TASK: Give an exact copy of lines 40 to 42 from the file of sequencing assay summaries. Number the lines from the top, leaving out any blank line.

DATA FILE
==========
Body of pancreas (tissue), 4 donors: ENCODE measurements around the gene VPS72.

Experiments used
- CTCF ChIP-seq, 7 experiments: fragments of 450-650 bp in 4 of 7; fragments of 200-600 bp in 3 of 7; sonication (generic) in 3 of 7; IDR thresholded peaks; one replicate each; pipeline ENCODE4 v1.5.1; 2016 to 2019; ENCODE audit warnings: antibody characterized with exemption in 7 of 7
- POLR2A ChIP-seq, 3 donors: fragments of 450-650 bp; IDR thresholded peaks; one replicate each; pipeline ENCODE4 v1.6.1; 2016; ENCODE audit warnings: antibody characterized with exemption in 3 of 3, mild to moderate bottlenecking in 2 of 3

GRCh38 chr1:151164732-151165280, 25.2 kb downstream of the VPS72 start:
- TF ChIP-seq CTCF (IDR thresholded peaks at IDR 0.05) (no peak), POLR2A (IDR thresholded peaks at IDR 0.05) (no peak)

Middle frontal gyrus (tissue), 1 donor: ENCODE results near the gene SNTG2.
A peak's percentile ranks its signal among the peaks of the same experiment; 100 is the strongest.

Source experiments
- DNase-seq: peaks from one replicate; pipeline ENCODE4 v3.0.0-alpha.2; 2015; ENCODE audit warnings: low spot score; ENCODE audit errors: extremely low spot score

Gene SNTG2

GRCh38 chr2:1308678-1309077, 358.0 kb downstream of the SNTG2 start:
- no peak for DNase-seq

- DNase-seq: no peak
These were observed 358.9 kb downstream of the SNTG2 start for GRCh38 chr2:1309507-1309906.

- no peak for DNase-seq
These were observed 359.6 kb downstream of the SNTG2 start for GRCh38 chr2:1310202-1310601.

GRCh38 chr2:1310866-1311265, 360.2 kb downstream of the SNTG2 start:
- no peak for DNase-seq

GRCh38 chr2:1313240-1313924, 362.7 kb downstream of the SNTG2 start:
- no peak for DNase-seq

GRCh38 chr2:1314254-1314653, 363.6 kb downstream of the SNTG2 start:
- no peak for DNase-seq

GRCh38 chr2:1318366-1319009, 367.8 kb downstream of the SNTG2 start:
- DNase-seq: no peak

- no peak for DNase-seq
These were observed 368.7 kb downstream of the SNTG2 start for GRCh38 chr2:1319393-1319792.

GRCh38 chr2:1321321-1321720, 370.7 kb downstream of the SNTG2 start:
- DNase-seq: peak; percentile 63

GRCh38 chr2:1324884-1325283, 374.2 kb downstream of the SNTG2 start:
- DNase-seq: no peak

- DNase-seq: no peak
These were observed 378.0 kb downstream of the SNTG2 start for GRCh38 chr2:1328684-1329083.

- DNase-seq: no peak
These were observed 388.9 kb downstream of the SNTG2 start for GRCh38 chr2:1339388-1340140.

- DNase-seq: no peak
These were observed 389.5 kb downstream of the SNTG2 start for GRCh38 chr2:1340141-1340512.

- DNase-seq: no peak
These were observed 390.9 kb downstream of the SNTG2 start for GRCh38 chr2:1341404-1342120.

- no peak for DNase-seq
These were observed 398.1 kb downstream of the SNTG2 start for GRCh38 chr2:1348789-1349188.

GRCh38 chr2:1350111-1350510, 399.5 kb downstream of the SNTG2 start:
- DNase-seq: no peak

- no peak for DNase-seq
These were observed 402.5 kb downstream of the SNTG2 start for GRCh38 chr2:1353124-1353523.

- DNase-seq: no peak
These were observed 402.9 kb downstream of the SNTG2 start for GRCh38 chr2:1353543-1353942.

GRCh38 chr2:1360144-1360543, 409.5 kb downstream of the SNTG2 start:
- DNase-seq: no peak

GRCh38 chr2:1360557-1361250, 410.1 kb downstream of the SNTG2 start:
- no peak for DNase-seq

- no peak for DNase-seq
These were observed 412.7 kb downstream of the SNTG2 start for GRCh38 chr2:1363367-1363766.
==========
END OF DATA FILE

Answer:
- no peak for DNase-seq
These were observed 398.1 kb downstream of the SNTG2 start for GRCh38 chr2:1348789-1349188.

GRCh38 chr2:1350111-1350510, 399.5 kb downstream of the SNTG2 start: